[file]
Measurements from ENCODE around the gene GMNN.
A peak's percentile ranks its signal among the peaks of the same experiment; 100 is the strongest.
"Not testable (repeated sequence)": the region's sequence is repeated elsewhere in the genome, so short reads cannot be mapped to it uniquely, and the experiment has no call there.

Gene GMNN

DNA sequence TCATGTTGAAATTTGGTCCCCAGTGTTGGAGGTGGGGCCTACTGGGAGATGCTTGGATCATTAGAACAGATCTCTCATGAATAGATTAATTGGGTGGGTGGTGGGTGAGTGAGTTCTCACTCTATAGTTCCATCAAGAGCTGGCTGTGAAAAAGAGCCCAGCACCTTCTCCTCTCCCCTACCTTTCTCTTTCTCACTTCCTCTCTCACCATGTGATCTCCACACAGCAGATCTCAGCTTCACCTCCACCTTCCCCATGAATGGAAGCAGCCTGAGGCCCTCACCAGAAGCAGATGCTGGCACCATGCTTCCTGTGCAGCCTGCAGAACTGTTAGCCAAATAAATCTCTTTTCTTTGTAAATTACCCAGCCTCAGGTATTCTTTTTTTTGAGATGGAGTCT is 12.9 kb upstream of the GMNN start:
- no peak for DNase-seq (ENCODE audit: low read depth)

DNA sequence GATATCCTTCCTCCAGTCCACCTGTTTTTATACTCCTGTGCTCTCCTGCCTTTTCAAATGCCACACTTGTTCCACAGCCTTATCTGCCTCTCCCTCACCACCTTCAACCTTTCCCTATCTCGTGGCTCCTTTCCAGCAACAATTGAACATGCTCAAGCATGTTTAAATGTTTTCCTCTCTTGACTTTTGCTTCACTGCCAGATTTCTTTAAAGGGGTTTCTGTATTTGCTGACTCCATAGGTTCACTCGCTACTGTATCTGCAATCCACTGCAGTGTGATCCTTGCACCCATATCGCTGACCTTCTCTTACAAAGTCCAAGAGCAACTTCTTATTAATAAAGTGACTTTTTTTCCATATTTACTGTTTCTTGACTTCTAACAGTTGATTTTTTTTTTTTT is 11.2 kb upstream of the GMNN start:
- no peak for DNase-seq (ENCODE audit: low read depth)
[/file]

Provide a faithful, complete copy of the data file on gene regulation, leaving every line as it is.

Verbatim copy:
Measurements from ENCODE around the gene GMNN.
A peak's percentile ranks its signal among the peaks of the same experiment; 100 is the strongest.
"Not testable (repeated sequence)": the region's sequence is repeated elsewhere in the genome, so short reads cannot be mapped to it uniquely, and the experiment has no call there.

Gene GMNN

DNA sequence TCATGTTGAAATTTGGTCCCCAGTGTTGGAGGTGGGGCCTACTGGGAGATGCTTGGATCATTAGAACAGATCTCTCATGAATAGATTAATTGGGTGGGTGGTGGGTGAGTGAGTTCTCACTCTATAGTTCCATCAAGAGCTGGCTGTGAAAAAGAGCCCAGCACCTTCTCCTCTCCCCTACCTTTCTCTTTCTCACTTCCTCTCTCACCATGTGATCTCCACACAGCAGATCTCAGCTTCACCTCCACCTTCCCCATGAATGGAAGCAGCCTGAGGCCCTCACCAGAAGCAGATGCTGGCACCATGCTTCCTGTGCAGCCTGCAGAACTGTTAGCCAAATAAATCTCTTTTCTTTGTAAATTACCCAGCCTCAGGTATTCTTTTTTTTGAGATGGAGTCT is 12.9 kb upstream of the GMNN start:
- no peak for DNase-seq (ENCODE audit: low read depth)

DNA sequence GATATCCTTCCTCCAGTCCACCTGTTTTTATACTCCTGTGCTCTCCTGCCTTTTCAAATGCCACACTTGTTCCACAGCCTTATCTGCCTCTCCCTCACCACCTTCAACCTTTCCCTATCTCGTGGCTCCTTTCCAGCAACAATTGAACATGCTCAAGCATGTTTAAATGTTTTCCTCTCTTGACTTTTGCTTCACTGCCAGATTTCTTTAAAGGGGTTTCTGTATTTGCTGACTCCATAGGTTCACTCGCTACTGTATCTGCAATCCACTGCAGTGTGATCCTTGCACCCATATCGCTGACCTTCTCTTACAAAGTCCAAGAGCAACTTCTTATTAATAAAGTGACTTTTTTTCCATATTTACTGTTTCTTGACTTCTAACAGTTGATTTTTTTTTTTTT is 11.2 kb upstream of the GMNN start:
- no peak for DNase-seq (ENCODE audit: low read depth)